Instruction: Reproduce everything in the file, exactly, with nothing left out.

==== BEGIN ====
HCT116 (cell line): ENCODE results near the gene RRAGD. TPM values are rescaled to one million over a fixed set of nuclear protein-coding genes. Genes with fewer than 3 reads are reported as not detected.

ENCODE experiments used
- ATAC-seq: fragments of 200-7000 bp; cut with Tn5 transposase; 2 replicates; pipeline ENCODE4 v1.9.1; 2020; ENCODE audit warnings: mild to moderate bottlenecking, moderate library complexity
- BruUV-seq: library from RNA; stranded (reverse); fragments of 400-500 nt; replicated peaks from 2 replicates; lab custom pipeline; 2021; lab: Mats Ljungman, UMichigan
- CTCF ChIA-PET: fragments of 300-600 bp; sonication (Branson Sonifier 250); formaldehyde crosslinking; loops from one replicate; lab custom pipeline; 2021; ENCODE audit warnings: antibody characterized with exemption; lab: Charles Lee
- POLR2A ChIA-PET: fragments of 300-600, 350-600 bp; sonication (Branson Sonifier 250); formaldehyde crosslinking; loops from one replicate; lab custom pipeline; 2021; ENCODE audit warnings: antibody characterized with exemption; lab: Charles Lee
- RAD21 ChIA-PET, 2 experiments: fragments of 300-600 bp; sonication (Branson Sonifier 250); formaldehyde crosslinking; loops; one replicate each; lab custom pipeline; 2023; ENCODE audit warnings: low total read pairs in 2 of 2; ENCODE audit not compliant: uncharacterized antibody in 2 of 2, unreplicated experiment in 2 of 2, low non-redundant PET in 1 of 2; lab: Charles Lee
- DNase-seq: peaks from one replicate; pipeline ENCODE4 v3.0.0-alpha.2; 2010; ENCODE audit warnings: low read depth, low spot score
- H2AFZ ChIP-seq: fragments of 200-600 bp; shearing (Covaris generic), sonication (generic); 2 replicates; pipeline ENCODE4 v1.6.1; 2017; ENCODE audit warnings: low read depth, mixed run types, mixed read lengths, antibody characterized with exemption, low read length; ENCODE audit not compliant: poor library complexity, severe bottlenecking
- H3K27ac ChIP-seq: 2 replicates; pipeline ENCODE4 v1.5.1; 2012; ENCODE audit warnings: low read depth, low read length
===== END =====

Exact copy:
HCT116 (cell line): ENCODE results near the gene RRAGD. TPM values are rescaled to one million over a fixed set of nuclear protein-coding genes. Genes with fewer than 3 reads are reported as not detected.

ENCODE experiments used
- ATAC-seq: fragments of 200-7000 bp; cut with Tn5 transposase; 2 replicates; pipeline ENCODE4 v1.9.1; 2020; ENCODE audit warnings: mild to moderate bottlenecking, moderate library complexity
- BruUV-seq: library from RNA; stranded (reverse); fragments of 400-500 nt; replicated peaks from 2 replicates; lab custom pipeline; 2021; lab: Mats Ljungman, UMichigan
- CTCF ChIA-PET: fragments of 300-600 bp; sonication (Branson Sonifier 250); formaldehyde crosslinking; loops from one replicate; lab custom pipeline; 2021; ENCODE audit warnings: antibody characterized with exemption; lab: Charles Lee
- POLR2A ChIA-PET: fragments of 300-600, 350-600 bp; sonication (Branson Sonifier 250); formaldehyde crosslinking; loops from one replicate; lab custom pipeline; 2021; ENCODE audit warnings: antibody characterized with exemption; lab: Charles Lee
- RAD21 ChIA-PET, 2 experiments: fragments of 300-600 bp; sonication (Branson Sonifier 250); formaldehyde crosslinking; loops; one replicate each; lab custom pipeline; 2023; ENCODE audit warnings: low total read pairs in 2 of 2; ENCODE audit not compliant: uncharacterized antibody in 2 of 2, unreplicated experiment in 2 of 2, low non-redundant PET in 1 of 2; lab: Charles Lee
- DNase-seq: peaks from one replicate; pipeline ENCODE4 v3.0.0-alpha.2; 2010; ENCODE audit warnings: low read depth, low spot score
- H2AFZ ChIP-seq: fragments of 200-600 bp; shearing (Covaris generic), sonication (generic); 2 replicates; pipeline ENCODE4 v1.6.1; 2017; ENCODE audit warnings: low read depth, mixed run types, mixed read lengths, antibody characterized with exemption, low read length; ENCODE audit not compliant: poor library complexity, severe bottlenecking
- H3K27ac ChIP-seq: 2 replicates; pipeline ENCODE4 v1.5.1; 2012; ENCODE audit warnings: low read depth, low read length